Space Junk Crashing All Over the World, Upsetting Everyone

Spacecraft parts have fallen in Australia and near the Philippines over the last month.
Spacecraft parts have fallen in Australia and near the Philippines over the last month.
Illustration of debris reentering. Image:
PaulFleet via Getty Images
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Rocket debris from two different orbital missions has come crashing down to Earth in recent weeks, ending up in rural Australia and off the coast of the Philippines, highlighting growing concerns about the potential risks of falling spacecraft parts to people and infrastructure. 

Though the chance of any one person being hit by errant space junk is astronomically low, it is not zero. In fact, according to experts, the odds of being injured or killed by space debris is rising in tandem with a rapid uptick in launches conducted around the world every year. 

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This point was driven home on Saturday when chunks of China’s most powerful rocket, the Long March 5B, streaked across the skies over the Indian Ocean during an uncontrolled reentry into Earth’s atmosphere. The debris broke apart and plummeted into the Sulu Sea, barely missing Palawan Island in the Philippines, with no casualties reported. 

Some spectators in Indonesia and Malaysia filmed the fiery return of the spent rocket parts, which had been careening around orbit since China launched a module of its space station into orbit on July 24. While delivering the station laboratory to space, the rocket left its huge 22-ton main booster in orbit, as well.

Most big rocket parts are designed to fall back to Earth, specifically in unpopulated regions, but each of the Long March 5B’s three flights has ended with these uncontrolled reentries—one fell in the Indian Ocean in 2021, and the first may have battered villages in Côte d'Ivoire in 2020.

China is far from the only spacefarer that has played fast and loose with falling rockets from the sky, however. In fact, it’s not the only one this month. Reports are emerging that a huge piece of space junk that might belong to SpaceX, the private space company, smashed into a sheep farm in southeast Australia around July 9. The hunk of metal might have been part of SpaceX’s Crew 1 mission, which delivered astronauts to the International Space Station in 2020 and returned them in 2021, according to Space.com.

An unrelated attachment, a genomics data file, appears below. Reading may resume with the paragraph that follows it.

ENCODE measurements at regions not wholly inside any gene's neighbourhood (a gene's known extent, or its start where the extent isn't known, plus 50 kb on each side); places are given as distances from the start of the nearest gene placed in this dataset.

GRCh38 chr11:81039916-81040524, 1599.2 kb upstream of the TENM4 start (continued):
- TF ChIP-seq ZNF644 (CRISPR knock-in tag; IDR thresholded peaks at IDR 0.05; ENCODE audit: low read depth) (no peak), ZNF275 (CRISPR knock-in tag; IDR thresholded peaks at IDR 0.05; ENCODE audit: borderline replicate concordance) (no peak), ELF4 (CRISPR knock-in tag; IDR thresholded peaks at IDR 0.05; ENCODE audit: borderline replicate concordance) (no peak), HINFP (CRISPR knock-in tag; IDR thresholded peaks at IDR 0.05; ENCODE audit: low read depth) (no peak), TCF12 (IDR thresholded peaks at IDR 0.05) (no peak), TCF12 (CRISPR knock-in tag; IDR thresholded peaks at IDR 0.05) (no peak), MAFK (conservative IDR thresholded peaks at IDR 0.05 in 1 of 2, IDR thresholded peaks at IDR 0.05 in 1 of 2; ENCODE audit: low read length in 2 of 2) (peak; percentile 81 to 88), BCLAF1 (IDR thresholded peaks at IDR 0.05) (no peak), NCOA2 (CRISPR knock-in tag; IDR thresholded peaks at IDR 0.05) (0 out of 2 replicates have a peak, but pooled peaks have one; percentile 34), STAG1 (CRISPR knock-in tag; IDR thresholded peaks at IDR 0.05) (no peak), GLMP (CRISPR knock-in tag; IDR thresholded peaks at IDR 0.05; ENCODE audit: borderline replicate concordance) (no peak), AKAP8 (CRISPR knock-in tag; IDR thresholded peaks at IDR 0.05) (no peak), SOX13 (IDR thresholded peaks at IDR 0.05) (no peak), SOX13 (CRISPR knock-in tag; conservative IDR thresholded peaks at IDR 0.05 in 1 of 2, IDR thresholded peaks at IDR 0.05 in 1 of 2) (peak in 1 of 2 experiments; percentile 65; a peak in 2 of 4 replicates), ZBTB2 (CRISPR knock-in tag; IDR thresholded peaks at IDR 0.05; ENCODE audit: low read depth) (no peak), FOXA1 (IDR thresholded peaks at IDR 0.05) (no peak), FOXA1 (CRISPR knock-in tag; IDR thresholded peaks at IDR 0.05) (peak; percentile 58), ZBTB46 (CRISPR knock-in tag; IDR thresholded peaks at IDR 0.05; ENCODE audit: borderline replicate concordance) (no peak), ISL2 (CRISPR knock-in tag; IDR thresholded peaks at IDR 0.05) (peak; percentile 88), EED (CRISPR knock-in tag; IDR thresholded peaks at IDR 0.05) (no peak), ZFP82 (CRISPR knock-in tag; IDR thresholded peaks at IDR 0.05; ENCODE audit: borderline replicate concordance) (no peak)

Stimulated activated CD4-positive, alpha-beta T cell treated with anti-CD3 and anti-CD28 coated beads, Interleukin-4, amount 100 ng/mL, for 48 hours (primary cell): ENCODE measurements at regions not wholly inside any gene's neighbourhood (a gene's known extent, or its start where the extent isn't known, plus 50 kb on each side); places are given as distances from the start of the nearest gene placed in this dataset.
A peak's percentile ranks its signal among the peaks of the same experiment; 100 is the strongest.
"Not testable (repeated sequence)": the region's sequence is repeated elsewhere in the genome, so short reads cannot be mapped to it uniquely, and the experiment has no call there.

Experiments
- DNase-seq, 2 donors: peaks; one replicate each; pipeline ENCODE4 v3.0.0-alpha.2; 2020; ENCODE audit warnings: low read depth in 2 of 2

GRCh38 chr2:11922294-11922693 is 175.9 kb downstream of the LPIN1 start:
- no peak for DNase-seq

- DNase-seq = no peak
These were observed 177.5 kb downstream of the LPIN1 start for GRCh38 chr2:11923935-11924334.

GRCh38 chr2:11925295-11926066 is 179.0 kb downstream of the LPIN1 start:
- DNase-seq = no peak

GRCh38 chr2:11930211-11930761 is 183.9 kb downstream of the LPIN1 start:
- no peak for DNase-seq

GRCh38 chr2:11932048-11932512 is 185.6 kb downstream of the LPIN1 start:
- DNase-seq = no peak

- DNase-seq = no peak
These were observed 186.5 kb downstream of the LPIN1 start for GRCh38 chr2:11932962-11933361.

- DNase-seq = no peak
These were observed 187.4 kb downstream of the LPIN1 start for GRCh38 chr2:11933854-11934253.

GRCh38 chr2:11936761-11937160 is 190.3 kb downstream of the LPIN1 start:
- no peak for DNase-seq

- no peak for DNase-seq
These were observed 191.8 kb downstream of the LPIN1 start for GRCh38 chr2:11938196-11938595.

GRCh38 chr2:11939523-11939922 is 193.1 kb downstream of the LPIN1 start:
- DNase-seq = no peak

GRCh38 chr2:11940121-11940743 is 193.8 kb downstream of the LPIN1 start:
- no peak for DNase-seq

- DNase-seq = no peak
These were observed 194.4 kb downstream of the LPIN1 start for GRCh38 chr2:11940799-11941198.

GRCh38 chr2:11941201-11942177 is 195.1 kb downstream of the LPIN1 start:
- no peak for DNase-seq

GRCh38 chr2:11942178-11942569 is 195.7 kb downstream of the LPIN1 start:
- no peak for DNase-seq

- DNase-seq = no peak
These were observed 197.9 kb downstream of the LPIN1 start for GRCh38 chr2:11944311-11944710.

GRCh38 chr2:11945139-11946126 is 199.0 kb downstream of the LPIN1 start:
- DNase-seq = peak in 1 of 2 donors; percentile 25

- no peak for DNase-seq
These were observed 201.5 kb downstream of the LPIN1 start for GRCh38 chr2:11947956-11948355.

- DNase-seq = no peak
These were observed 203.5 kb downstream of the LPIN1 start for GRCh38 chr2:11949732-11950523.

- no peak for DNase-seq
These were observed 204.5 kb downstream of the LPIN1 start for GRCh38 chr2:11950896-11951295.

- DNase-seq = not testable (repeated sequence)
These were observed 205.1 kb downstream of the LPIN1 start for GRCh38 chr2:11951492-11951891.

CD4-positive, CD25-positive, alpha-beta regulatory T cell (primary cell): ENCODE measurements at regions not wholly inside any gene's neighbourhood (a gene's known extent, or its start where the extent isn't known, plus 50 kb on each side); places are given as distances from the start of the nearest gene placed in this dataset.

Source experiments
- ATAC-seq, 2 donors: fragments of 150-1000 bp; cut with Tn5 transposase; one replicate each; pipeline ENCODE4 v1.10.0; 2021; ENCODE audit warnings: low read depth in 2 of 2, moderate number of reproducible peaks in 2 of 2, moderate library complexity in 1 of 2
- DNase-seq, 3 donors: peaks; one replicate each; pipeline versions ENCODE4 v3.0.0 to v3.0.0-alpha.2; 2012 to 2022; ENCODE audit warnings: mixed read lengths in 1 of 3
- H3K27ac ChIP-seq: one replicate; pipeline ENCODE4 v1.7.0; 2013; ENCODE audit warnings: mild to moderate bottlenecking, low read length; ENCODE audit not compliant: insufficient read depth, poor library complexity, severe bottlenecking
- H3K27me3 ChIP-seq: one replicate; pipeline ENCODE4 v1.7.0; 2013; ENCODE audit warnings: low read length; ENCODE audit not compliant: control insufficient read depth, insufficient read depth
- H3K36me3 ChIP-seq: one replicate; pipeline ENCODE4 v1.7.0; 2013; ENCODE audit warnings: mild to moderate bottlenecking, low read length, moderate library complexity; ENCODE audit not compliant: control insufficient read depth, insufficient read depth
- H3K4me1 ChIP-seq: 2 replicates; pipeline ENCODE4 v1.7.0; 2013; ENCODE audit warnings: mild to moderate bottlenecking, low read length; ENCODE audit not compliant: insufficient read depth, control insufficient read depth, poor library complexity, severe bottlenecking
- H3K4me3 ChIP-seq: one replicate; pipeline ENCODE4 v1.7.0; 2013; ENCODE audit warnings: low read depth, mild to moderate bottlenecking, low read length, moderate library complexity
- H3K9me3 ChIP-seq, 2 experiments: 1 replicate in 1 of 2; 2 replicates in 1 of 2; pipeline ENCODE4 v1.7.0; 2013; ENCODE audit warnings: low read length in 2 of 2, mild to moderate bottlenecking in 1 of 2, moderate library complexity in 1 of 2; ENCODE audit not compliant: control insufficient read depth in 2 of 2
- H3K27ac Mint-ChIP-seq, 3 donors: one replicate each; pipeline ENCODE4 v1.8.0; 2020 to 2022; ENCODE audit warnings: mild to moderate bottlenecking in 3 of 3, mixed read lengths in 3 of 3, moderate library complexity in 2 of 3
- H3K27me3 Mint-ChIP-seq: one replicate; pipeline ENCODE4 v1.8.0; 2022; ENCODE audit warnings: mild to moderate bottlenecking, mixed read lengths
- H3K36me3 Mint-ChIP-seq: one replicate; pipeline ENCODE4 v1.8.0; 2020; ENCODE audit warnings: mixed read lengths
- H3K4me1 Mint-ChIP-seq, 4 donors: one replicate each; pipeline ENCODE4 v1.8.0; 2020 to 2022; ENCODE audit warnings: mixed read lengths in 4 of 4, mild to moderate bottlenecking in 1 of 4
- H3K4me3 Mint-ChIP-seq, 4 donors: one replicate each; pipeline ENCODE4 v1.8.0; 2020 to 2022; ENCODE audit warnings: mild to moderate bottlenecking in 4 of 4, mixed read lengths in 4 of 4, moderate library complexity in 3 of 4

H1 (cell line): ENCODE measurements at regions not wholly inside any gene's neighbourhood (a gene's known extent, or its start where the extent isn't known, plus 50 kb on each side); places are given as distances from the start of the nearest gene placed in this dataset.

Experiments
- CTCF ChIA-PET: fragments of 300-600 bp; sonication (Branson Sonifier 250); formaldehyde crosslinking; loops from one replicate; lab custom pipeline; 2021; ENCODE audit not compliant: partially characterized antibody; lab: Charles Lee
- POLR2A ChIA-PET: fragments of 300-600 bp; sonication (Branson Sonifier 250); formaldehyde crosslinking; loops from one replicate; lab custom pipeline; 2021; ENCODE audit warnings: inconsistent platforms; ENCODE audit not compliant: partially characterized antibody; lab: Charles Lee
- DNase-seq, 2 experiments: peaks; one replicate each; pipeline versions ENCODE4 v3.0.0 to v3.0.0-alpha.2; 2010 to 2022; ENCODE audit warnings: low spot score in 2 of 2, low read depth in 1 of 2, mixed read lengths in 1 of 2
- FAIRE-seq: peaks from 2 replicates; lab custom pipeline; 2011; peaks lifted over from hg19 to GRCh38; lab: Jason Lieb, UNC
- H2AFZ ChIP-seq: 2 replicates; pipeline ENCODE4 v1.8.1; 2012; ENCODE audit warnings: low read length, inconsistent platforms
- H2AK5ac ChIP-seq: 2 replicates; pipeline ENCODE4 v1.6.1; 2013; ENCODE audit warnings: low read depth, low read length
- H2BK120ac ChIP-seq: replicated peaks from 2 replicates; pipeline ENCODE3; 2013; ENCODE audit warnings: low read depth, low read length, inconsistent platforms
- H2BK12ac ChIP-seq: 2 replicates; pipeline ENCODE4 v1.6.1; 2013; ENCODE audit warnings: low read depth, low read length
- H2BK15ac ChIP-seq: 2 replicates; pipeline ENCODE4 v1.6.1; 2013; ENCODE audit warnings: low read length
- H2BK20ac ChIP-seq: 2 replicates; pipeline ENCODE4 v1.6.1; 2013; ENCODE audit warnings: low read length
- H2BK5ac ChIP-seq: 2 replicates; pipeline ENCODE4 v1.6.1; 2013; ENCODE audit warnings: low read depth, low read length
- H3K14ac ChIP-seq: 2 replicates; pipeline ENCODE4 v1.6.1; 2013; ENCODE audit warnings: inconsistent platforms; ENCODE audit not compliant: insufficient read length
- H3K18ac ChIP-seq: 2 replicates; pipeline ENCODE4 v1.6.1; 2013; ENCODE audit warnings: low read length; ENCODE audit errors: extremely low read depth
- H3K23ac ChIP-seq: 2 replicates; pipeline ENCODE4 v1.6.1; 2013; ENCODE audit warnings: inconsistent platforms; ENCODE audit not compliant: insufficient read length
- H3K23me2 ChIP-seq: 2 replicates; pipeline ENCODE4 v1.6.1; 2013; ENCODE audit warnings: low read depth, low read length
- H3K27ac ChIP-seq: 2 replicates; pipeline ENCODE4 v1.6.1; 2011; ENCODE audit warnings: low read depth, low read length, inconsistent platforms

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SpaceX has not commented on the origin of the debris, but space commentators such as Jonathan McDowell, an astrophysicist at the Harvard-Smithsonian Center for Astrophysics, speculated that it might be part of the unpressurized trunk of SpaceX’s Crew Dragon vehicle, which was ejected from the craft before it reentered in 2021 and carried its crew back to Earth. 

The remains of this spacecraft component were projected to fall back to the planet at this time and place last month; locals also reported hearing a loud bang that might have been related to its reentry last month, according to ABC. The incident is reminiscent of the dramatic reentry of NASA’s Skylab space station in 1979, which unexpectedly sprinkled remnants of the orbital habitat across Australia.

If the newly found debris is confirmed to be from the Crew 1 mission, it would be the second time in as many years that a SpaceX rocket part crash-landed on a farm. Last year, a pressure vessel from the company’s Falcon 9 rocket impacted a farm in Washington state, with no injuries reported. 

SpaceX rocket parts that are left in space are typically equipped with the ability to perform a controlled reentry over the oceans, but this component didn’t have enough fuel to deorbit as planned.  

Well over 100 orbital launches are now performed every year, and that number is expected to rise over the coming decade. As space becomes more crowded with junk parts, uncontrolled reentries will become more common, and the risk of death or injury will grow, even if it remains unlikely. Indeed, a recent study in Nature Astronomy projected that there is a 10 percent chance a person will be killed by falling spacecraft parts this decade. 

“Most space launches result in uncontrolled rocket body reentries, creating casualty risks for people on the ground, at sea and in aeroplanes,” according to the study. “These risks have long been treated as negligible, but the number of rocket bodies abandoned in orbit is growing, while rocket bodies from past launches continue to reenter the atmosphere due to gas drag.”

“Those national governments whose populations are being put at risk should demand that major spacefaring states act, together, to mandate controlled rocket reentries, create meaningful consequences for non-compliance and thus eliminate the risks for everyone,” it concluded.